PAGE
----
Directed by Clint Eastwood
Starring Morgan Freeman, Matt Damon, Marguerite Wheatley, Tony Kgoroge, Patrick Mofokeng, Matt Stern, Julian Lewis Jones, Adjoa Andoh
Heidi’s Illustrious Rating: 4/5
Word of Warning: None
In my opinion, “Invictus” is one of the best movies of the year. Probably not Best Picture, but since ten films are being nominated in the category this year, it will likely be in the mix.
Based on true events, this film tells the story of newly elected South African President Nelson Mandela’s endeavor to unite his bitterly divided nation over the sport of rugby. During the years of apartheid, the South Africa National rugby team, the Springboks, were seen as the white’s team. Black South Africans either rooted for other rugby teams, including England’s team, or they preferred soccer.
Mandela was officially inaugurated President of South Africa on May 10, 1994. South Africa was to host the 1995 Rugby World Cup, but the team was doing poorly. This movie tells the story of how President Mandela used his power to help the Springboks create a better team and in turn, united the country, both black and white, behind the team in their attempt to make a run for the World Cup.
Directed by Clint Eastwood, upon the request of Morgan Freeman, the movie isn’t a directorial standout. As far as direction and cinematography it is straightforward, with many predictable scenes. However, despite the rather conventional filmmaking it is a solid movie with good performances.
Morgan Freeman will likely receive a Best Actor nomination for his portrayal of the international recognized Nelson Mandela. He is able to captures Mandela’s quiet, yet undeniably powerful personality. Matt Damon plays Springbok team captain Francois Pienaar, who is portrayed in the movie as becoming increasingly aware of the part his team is playing in uniting South Africa’s white and black communities. Damon does a fine job, though his South African accent is a bit sketchy at different times during the movie.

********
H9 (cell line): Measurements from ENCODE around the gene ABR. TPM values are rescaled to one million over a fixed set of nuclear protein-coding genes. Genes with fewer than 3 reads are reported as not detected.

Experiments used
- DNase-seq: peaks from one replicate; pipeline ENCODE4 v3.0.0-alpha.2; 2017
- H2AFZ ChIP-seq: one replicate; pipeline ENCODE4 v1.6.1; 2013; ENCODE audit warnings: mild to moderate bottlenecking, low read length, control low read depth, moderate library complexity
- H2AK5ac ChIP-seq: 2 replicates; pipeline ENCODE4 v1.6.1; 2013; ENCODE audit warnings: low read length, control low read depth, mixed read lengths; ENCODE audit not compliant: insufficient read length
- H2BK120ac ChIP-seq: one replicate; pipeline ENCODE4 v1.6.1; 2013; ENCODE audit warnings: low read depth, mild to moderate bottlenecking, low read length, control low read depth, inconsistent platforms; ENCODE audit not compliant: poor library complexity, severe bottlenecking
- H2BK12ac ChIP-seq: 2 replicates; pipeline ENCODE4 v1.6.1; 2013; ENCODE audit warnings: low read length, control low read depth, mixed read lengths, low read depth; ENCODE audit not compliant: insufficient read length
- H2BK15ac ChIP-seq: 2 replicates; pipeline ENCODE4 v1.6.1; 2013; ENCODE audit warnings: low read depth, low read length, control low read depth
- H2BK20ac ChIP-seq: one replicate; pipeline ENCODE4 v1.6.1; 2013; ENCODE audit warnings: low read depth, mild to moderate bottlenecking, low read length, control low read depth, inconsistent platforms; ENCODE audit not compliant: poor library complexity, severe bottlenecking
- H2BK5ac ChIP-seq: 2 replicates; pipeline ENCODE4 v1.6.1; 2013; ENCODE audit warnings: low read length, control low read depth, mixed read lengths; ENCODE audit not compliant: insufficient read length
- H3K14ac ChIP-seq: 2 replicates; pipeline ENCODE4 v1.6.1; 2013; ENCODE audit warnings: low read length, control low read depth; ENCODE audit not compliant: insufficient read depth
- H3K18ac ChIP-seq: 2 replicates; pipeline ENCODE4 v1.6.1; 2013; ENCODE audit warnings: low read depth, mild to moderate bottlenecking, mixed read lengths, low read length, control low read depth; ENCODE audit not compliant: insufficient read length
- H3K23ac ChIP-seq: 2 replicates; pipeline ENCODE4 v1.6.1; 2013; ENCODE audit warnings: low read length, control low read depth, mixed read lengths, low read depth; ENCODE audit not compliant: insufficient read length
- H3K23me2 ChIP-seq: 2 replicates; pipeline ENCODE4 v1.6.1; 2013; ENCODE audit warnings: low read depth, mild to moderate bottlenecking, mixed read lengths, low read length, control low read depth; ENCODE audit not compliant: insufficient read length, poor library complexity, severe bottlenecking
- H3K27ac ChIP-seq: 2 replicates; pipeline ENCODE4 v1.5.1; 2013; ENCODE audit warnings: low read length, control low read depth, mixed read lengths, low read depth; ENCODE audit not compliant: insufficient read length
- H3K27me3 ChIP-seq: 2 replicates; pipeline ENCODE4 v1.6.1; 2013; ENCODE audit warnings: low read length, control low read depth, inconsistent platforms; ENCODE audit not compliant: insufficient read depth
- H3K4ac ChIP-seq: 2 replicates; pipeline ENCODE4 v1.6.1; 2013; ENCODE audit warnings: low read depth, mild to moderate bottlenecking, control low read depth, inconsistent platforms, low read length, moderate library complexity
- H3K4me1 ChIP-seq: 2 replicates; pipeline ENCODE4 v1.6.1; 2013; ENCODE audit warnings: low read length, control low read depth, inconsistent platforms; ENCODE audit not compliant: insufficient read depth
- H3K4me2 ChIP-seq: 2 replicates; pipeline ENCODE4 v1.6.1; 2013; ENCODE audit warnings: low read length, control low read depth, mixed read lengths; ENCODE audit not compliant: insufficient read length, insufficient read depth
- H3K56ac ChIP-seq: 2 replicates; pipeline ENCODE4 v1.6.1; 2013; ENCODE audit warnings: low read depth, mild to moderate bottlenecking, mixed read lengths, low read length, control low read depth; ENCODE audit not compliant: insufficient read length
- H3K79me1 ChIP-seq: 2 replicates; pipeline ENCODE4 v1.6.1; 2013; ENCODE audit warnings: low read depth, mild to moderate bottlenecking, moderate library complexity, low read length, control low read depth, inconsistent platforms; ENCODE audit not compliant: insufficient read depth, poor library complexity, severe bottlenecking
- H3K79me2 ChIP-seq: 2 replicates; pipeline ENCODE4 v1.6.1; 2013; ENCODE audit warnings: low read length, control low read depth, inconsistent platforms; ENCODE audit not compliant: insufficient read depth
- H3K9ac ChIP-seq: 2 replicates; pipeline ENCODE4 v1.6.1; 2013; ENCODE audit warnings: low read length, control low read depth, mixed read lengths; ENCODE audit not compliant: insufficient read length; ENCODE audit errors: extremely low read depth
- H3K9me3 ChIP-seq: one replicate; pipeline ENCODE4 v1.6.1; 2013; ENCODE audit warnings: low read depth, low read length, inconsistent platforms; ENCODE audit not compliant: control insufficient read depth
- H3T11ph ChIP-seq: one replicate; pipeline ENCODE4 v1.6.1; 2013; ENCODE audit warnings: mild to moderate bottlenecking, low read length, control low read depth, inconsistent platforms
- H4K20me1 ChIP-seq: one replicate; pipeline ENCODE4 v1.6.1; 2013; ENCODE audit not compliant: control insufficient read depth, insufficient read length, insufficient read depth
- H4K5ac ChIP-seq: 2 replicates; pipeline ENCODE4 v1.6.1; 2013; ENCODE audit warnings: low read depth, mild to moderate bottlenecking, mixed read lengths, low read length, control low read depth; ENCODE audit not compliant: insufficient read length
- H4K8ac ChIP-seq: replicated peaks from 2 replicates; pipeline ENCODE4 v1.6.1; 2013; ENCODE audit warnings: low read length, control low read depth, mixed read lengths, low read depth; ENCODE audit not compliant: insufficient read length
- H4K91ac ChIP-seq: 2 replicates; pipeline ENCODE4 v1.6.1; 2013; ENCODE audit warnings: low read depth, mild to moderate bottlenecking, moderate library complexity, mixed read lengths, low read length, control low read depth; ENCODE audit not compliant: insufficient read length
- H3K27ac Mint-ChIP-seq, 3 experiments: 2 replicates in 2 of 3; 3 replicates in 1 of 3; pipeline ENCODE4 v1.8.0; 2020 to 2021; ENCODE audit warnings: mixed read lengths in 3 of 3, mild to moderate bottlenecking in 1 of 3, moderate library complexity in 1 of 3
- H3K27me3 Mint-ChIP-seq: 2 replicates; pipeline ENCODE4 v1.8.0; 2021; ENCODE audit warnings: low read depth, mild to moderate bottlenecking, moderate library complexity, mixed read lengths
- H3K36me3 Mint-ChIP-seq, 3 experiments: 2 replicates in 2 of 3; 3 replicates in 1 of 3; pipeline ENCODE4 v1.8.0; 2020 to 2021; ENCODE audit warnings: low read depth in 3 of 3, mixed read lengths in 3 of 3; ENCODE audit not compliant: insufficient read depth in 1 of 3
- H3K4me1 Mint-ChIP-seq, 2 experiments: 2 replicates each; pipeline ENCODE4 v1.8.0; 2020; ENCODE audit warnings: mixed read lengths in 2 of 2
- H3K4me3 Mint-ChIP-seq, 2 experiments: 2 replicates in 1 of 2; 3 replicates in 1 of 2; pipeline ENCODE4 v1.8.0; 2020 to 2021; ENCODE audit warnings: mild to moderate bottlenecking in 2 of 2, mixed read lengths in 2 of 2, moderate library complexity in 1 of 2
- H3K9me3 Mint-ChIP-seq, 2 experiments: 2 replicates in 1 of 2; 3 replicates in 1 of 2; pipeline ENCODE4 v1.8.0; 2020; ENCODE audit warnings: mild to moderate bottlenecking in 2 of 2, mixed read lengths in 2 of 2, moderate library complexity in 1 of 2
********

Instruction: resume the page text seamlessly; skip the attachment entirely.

As a side note, “Invictus” is the name of a poem by English poet William Ernest Henley that inspired Nelson Mandela during his 27 year imprisonment. Mandela uses the poem to motivate team captain Pienaar in the months leading up to the World Cup.
At its core, “Invictus” is a really good underdog sports story, with lots of rugby action and pep talks sprinkled throughout the two hour and 14 minute movie. My one complaint about “Invictus” was the musical score. I know, as does everyone, this movie is about more than just a sport, and I didn’t need the overly sappy soundtrack pounding this into my head.
Ultimately, my take away from this film is that sports can bring people together. Religion and skin color may tear us a part, but if you want to unite a nation, nothing works better than a team sport. Just look at the Olympics; Americans never feel more patriotic and nationalistic than during the Summer and Winter Olympics. Perhaps the answer to our differences isn’t more politics, its more sports.